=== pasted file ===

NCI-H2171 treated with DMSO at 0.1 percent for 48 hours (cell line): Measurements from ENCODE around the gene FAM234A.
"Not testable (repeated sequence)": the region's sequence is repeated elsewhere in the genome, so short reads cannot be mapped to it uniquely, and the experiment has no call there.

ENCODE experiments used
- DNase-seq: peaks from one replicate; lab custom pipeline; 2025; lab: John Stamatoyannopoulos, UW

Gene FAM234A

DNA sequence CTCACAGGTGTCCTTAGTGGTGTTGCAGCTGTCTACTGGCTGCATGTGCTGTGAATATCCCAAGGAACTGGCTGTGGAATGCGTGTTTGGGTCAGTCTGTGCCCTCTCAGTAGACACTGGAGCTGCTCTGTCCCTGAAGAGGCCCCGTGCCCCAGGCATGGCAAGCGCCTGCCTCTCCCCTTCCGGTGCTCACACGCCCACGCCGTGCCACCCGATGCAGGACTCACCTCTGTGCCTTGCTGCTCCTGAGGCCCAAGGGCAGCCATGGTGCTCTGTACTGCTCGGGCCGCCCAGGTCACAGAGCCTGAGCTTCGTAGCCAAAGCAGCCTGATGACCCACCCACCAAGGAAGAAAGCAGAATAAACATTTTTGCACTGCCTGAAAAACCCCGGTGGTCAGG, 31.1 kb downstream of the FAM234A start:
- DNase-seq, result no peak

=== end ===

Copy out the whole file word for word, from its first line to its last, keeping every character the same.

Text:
NCI-H2171 treated with DMSO at 0.1 percent for 48 hours (cell line): Measurements from ENCODE around the gene FAM234A.
"Not testable (repeated sequence)": the region's sequence is repeated elsewhere in the genome, so short reads cannot be mapped to it uniquely, and the experiment has no call there.

ENCODE experiments used
- DNase-seq: peaks from one replicate; lab custom pipeline; 2025; lab: John Stamatoyannopoulos, UW

Gene FAM234A

DNA sequence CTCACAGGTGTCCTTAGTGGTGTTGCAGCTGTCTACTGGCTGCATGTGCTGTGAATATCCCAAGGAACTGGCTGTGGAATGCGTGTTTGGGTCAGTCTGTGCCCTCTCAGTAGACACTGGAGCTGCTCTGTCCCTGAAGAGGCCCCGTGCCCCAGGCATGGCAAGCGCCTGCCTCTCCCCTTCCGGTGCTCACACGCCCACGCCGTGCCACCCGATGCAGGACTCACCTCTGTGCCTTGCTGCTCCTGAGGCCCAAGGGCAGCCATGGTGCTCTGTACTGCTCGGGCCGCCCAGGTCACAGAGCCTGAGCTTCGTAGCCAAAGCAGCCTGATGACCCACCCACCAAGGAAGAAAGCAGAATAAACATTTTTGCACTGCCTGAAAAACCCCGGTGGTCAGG, 31.1 kb downstream of the FAM234A start:
- DNase-seq, result no peak